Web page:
Harmon said the abundance of natural gas in the Appalachian Basin is "a wonderful thing" and "it has changed our community and state in a lot of different ways."
The state is looking to recoup severance taxes on natural gas to make up for declining severance tax revenues generated by coal. Also, "there's been a shift in employment and location," as the center of natural gas production in the region has moved from Charleston to Pittsburgh, Pa., Harmon said.
In addition, the multi-million dollar cost to drill horizontal wells with hydraulic fracturing "has made the small family producer a thing of the past," he said.
Also, development of the natural gas in the Marcellus Shale has resulted in the industrialization of some rural areas.
"The industry is working hard to mitigate that," Harmon said. "We have a job ahead of us but we are making strides. It is a great growth industry — something West Virginia doesn't have enough of."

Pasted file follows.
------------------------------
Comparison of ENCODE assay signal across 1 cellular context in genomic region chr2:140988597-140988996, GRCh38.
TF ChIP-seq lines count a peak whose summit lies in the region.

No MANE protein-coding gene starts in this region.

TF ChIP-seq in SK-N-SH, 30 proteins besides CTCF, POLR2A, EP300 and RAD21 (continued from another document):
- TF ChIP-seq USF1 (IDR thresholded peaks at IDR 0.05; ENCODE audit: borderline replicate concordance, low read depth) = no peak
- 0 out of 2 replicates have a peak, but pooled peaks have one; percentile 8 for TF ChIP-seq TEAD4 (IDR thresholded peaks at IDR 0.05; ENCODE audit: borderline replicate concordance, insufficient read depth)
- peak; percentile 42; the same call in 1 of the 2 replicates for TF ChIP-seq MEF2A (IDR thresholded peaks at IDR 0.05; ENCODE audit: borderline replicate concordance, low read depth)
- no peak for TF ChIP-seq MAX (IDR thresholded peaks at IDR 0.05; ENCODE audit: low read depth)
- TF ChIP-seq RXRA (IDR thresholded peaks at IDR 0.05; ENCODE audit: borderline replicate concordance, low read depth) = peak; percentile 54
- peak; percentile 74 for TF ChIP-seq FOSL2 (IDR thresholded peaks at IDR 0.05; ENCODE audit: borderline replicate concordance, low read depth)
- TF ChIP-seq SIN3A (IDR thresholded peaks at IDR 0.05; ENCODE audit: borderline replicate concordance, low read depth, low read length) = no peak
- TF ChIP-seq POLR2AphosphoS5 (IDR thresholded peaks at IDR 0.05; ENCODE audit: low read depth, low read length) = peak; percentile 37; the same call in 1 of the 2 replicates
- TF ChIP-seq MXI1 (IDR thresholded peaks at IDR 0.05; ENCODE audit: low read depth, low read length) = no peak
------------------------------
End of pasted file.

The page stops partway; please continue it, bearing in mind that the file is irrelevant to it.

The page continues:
Harmon's company has invested in a company that focuses on using liquid propane as a fuel. Liquid propane isn't stored under nearly as much pressure as compressed natural gas and a liquid propane fueling station costs about $40,000, compared to $1 million or more for a compressed natural gas fueling station, he said.
"We're also invested in a company that blends propane into diesel engines," he said. "I think if we look at all of the fuels and their right use, we have a lot of options."
Anderson said that in 2005, people knew there was natural gas in the Marcellus Shale but nobody knew how to economically extract it.
"Now it's the largest gas-producing shale in the country," she said.
Asked about challenges facing alternative fuels, Meadows said the cost of conversion kits is an issue. Mattox said the payback time for conversions could be an issue.
Harmon said West Virginians must find a way to add value to natural gas and related products.
"Just exporting is not going to create the really good jobs," he said. "The governor has the Marcellus-to-Manufacturing Task Force looking at this. We have to find a way to rebuild our chemical processing industry."
Concerns have been raised about the impact new drilling techniques have on water quality. Harmon noted that New York has a moratorium on drilling and the industry there has been shut down for nearly five years.
Anderson said, "The industry does listen and evolve and react to concerns."